at the onset of this year’s late summer, our property transformed into Watership Down. rabbits of all sizes converged to scamper and graze on freshly mown grass and tasty (from what i’ve heard) green offshoots. the young rabbits hid timidly behind bushes and boulders, as i ushered the dogs out the front door for a trot around the yard; the elders briefly looked up, then boldly continued to munch on their greens. this rabbit dance went on for months. then, the first cold snap arrived, and the population went underground. oh, every now and then i see a little cottontail scurrying into the woods. but for the most part, it’s a ghost town. well, until the hootenanny.
it began last Friday night, when a great horned owl announced he’d moved into the hood. every night (and all night) since, he’s proclaimed his presence. it doesn’t take great intellect or insight to ascertain why owl arrived and how our homey little habitat came to be advertised by the Welcome Wagon.
in the summer of 2010, our human neighbor to the north and west started demolishing trees. not just underbrush, but full-size cedars, alders and cottonwoods. day and night. crash. boom. earth- and ear-shattering thuds. soon, the summer ended, peace was restored and the rainy season began. i prayed his big heavy, yellow equipment would rust. five or so inches of water sat on top of the grass i’d babied for the previous five years. the disruption to soil caused water to drain like a babbling brook across the gently sloping backyard. with the arrival of spring came birds. i felt like i was in a Hitchcock film. summer brought more bulldozing (who would have imagined the eight acres next door still had any trees left?). more rabbits. woodpeckers. mice. moles. wait, where were the locusts?? oh, that must be what’s on tap for next summer.
today, i’m putting out the welcome mat for owl. and i giddily hope the human neighbor who completely disrupted the habitat will be the big bird’s first snack.
speaking of snacks, here’s a treat that’s great any time of year. i made it this summer with loganberries and with huckleberries (i’ve never had fresh huckleberries; they were awesome!!). it’s not too sweet. delicious for breakfast or a late-night bite. woo-hooooooo.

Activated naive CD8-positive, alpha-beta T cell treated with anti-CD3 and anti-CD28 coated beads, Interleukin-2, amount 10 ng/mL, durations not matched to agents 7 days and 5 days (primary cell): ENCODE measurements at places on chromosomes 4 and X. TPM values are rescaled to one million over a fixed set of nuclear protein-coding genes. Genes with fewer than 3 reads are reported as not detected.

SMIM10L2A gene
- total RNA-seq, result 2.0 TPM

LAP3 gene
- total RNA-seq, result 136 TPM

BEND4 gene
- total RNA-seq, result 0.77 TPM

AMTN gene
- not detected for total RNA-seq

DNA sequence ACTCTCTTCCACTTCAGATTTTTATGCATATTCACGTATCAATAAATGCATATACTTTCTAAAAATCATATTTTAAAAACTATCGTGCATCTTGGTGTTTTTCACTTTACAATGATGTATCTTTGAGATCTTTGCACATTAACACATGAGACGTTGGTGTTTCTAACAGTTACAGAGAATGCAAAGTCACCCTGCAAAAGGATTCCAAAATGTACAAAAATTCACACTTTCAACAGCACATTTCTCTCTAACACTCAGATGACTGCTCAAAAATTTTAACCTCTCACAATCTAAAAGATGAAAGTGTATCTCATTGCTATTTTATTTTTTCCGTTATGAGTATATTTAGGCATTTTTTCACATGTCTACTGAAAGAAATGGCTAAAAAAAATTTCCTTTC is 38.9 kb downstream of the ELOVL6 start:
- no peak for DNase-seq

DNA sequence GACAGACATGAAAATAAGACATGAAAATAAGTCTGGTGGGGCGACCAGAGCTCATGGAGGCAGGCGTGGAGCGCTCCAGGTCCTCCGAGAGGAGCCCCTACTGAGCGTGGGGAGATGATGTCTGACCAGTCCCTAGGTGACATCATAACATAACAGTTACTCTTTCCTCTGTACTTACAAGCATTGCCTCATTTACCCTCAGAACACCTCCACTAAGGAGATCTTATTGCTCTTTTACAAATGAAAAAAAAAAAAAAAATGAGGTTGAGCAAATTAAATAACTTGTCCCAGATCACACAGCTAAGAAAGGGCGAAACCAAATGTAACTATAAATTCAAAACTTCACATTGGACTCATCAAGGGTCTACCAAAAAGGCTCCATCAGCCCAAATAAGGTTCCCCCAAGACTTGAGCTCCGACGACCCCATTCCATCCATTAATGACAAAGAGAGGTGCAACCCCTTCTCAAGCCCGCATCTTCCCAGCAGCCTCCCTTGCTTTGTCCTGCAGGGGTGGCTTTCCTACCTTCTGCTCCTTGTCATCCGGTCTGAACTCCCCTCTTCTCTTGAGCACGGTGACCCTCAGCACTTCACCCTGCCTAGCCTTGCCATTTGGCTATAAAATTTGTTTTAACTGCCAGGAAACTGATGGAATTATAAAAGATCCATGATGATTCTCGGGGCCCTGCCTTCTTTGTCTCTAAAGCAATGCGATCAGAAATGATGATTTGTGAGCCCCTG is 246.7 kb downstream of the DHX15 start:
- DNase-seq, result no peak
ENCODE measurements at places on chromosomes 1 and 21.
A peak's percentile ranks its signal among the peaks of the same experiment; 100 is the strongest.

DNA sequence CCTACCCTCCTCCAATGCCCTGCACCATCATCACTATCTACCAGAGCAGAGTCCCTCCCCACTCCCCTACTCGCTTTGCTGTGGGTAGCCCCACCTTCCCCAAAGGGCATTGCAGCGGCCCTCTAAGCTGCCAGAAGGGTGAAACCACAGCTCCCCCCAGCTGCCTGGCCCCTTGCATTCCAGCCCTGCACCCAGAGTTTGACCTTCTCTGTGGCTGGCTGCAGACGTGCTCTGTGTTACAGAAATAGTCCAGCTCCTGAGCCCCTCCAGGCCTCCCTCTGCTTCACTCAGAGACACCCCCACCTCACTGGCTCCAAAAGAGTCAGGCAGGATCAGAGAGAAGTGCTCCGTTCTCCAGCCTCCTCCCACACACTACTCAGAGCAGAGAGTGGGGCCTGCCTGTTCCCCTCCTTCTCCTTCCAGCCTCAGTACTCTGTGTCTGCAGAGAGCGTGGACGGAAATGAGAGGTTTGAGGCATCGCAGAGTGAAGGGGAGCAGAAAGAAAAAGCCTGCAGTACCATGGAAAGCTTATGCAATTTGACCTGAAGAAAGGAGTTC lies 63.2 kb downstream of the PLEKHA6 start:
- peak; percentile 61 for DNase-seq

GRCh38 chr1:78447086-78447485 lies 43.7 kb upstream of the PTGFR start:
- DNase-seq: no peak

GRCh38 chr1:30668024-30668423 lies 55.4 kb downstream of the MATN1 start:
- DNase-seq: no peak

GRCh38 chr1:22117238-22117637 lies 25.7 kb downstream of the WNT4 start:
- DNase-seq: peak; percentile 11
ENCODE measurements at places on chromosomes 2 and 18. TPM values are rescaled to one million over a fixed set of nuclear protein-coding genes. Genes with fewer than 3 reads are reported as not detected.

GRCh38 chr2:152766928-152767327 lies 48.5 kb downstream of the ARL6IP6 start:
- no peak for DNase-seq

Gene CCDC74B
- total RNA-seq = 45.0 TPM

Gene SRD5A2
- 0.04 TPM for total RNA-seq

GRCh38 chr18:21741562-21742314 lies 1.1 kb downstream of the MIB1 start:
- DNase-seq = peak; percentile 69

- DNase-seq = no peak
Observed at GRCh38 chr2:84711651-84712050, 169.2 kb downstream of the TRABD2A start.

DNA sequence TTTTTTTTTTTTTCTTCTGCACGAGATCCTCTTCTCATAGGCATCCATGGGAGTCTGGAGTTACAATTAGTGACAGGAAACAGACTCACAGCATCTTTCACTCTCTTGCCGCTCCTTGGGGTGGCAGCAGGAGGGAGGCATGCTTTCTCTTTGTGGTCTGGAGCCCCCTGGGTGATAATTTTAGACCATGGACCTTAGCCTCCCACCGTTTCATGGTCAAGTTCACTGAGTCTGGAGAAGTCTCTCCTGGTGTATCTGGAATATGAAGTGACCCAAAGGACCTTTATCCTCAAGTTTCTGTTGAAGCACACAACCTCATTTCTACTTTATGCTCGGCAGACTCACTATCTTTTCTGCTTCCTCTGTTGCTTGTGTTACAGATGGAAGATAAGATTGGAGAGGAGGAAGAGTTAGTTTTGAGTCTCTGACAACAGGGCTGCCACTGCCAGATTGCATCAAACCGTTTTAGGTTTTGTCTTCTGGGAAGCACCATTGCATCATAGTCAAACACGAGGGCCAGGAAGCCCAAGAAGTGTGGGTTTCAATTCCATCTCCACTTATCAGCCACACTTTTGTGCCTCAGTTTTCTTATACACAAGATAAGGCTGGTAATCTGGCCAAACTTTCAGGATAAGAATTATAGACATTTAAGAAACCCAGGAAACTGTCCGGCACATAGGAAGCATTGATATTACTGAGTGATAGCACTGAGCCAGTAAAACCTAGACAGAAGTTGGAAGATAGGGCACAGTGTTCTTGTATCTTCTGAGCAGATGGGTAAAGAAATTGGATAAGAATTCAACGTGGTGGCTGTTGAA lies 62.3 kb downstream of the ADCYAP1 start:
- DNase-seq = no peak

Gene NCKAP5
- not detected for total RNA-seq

Classic Buttermilk Coffee Cake
a very slight variation on a recipe from molly katzen’s sunlight cafe
for the fruit
2 cups fruit (i use berries or rhubarb)
2 tablespoons sugar
1 tablespoon all-purpose flour
non-stick spray or a tablespoon of melted butter
for the batter
1/2 cup (1 stick ) butter, softened
2/3 cup sugar
2 large eggs
1 teaspoon vanilla extract
1 1/2 cups all-purpose flour
1/4 teaspoon salt
1 teaspoon baking powder
1/8 teaspoon baking soda
1/2 cup buttermilk
for the topping
use 1/3 of this topping recipe OR
1/3 of this topping recipe OR
no topping at all
- in a small bowl, toss the 2 cups fruit, 2 tablespoons sugar and 1 tablespoon flour; set aside.
- preheat the oven to 350F (metal) or 325F (glass).
- spray or butter an 8-inch round or square pan; set aside.
- in the large bowl of a stand mixer, beat the butter for several minutes at high speed.
- add the sugar, and beat for several minutes longer.
- add the eggs, one at a time, beating well after each, then beat in the vanilla.
- in a medium bowl, combine the flour, salt, baking powder and baking soda; slowly mix together with a whisk.
- add the dry ingredients in 3 installments to the butter mixture, alternating with the buttermilk; begin and end with the dry ingredients.
- after each addition, use a spatula to stir from the bottom of the bowl just enough to blend. be sure not to over mix!
- transfer 1/2 the batter to the prepared pan, and spread evenly.
- spread the fruit mixture evenly over the batter.
- add the second half of batter to the pan, and spread evenly.
- sprinkle your topping of choice over the batter.
- bake the cake on the middle rack of the oven for 20 – 25 minutes, or until a toothpick inserted all the way into the center comes out clean.
- cool for at least 15 minutes before cutting and serving.